CURE Pharmaceutical, a technologically-based drug delivery platform and its partner, Technion-Israel Institute of Technology will be conducting a clinical study to test whether cannabinoid compounds will reduce or eliminate cancerous cells.
Can cannabis really make cancer disappear?
Cannabis as a cancer treatment not only for it symptoms but as a possible cure has been hotly debated and researched for some time.
Federally, the government does accept that cancer-related side effects such as decreased appetite, nausea and pain relief can be treated with cannabis, but as for cancer itself, patients and those in the medical field have only been able to anecdotally link cannabis to the destruction of cancerous cells and tumors.
CURE Pharmaceutical is researching this link head on, in its first ever clinical study of this nature. Brian Higuera, the father of a 4-year-old liver cancer patient says there’s a strong possibility after he witnessed the shrinking of his daughter’s liver tumors, along with one that fully disappeared; all after being administered CBD oil.
The tumors are believed to have been removed due to her cannabis use in which [a brand of] CBD (called Real Scientific Hemp Oil) was a major portion of the cannabinoids in her oil along with THC and CBN.[But] without a study to prove the cannabis oil is what cause the tumors to disappear, many say she is an anecdotal testimony.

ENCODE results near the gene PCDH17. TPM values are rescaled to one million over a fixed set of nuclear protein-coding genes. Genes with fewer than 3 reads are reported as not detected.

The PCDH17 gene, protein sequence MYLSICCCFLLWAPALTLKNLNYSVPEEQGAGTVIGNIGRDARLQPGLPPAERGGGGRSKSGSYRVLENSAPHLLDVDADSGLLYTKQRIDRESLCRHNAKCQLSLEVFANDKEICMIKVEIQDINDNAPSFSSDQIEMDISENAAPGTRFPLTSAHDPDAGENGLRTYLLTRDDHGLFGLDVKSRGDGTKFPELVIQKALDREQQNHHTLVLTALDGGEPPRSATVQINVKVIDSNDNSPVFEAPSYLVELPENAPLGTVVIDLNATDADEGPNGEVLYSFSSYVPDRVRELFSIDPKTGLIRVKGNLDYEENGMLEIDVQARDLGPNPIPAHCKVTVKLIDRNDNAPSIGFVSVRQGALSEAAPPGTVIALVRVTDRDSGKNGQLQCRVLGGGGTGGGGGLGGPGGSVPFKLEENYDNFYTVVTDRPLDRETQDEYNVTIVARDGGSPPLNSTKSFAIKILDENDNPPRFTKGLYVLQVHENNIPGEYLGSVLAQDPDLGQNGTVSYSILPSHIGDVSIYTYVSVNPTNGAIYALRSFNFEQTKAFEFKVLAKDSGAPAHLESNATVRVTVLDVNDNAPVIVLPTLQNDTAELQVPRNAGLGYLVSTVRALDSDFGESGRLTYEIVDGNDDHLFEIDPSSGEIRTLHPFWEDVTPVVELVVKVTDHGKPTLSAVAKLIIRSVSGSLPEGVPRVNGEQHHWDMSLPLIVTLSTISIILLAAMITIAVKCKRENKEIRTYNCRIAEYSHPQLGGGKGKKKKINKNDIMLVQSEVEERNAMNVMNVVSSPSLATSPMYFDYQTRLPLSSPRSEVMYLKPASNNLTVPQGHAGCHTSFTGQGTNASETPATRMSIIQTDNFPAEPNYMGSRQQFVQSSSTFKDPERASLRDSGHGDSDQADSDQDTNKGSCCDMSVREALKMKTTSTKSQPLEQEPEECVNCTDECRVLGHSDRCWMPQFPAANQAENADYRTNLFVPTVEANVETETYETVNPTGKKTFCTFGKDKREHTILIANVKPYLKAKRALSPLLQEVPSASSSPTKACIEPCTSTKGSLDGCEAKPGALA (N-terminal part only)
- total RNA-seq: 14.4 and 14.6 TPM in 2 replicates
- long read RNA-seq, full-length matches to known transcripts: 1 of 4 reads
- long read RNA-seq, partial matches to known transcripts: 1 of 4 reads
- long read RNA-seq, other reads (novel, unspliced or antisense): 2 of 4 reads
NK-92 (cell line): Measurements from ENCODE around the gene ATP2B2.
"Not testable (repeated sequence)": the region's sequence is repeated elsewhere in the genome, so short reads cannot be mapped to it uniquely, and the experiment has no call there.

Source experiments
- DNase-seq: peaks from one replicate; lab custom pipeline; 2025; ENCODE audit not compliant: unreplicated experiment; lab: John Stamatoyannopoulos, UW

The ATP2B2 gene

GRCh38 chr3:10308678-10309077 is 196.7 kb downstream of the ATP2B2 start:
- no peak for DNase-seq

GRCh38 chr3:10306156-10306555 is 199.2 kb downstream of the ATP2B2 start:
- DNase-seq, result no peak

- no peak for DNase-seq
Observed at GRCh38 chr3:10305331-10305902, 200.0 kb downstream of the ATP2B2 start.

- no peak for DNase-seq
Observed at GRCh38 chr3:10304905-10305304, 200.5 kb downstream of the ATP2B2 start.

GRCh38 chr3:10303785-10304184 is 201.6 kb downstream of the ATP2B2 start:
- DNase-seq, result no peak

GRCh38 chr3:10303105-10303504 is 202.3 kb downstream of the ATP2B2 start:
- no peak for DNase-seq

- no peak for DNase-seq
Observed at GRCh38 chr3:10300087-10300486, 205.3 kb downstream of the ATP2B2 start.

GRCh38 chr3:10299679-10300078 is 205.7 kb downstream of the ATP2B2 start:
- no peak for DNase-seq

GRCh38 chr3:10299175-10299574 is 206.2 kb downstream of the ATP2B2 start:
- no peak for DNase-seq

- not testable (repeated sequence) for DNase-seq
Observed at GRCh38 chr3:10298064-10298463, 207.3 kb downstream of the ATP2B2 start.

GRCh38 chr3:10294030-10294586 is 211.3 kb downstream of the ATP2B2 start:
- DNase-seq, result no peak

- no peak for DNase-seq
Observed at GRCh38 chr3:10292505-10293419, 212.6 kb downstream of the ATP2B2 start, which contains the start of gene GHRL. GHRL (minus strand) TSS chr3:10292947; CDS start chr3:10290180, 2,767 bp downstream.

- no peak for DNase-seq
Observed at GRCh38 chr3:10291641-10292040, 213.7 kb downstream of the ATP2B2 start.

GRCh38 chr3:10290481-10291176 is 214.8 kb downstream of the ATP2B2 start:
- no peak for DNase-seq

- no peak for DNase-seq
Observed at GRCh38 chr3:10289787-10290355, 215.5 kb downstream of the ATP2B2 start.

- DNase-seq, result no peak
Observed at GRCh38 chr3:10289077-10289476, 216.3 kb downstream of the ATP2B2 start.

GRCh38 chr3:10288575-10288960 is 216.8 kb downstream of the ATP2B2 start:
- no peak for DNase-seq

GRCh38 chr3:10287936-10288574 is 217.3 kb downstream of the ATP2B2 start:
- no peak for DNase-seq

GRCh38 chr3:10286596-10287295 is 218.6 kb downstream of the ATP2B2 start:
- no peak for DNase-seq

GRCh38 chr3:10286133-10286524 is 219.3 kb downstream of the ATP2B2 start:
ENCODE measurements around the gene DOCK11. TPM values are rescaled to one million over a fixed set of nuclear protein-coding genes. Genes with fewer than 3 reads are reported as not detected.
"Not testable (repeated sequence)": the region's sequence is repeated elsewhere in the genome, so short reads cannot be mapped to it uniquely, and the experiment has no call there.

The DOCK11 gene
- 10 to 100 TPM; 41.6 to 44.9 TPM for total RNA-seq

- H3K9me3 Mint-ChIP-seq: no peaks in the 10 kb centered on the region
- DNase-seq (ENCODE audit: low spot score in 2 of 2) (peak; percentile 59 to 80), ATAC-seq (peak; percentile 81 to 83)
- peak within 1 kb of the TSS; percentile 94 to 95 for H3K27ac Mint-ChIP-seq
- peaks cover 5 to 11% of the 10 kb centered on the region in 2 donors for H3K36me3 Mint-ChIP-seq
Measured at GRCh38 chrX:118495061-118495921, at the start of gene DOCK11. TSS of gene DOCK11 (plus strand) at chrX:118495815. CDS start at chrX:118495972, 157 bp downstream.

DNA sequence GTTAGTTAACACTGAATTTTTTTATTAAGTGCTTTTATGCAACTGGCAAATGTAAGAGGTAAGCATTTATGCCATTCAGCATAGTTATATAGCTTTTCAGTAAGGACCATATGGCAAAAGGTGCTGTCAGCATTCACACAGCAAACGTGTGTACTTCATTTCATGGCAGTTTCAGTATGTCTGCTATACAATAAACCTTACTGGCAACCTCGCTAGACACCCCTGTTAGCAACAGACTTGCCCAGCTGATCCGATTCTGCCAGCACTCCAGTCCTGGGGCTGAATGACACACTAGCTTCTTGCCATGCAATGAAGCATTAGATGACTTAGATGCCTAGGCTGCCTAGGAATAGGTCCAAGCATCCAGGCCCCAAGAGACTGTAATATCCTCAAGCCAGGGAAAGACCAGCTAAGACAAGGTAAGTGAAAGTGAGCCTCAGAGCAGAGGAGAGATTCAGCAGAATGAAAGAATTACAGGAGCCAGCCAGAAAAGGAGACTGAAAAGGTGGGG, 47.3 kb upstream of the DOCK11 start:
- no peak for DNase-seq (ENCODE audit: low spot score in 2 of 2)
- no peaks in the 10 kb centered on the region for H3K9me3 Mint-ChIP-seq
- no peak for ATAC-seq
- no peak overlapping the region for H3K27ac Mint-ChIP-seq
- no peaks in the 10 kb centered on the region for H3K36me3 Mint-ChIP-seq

CURE’s CEO, Rob Davidson looks to move beyond the anecdotal stage and provide solid proof to back up cases like Sadie’s. His goal is to prove the efficacy of cannabis with hard science behind it.
There is strong anecdotal evidence, but we want to put some science into it. First, we’ll do an in vitro study and see the effects on cancer cells. We can get into human trials pretty quickly in Israel.
Getting doctors onboard
Much of the reason that cannabis is kept from many patients is due to its federally illegal status. For this reason, not only is cannabis testing for cancer treatment sparsely conducted, but many physicians are left unable to prescribe cannabis legally.
Former Chief Resident at Los Angeles Children’s Hospital, Bonnie Goldstein says that studies like the one conducted by CURE can be highly beneficial in helping doctors prescribe cannabis to patients.
I currently take care of many patients, both adults and children, that have life-threatening advanced cancers and so far, I have been unable to match cannabis treatment to the patient’s specific cancer sub-type.
Initial studies show that different cancers respond to the anti-neoplastic effects of different cannabinoids. This research will answer this question and will allow physicians like myself to tailor treatment for cancer patients.
The study comes on the heels of CUREs announcement that the company will be entering the pharmaceutical cannabis sector. If so, many more studies that prove cannabis’ effects as a cure could be on the horizon and can appeal to many more in the medical profession who wish for more options to successfully treat patients.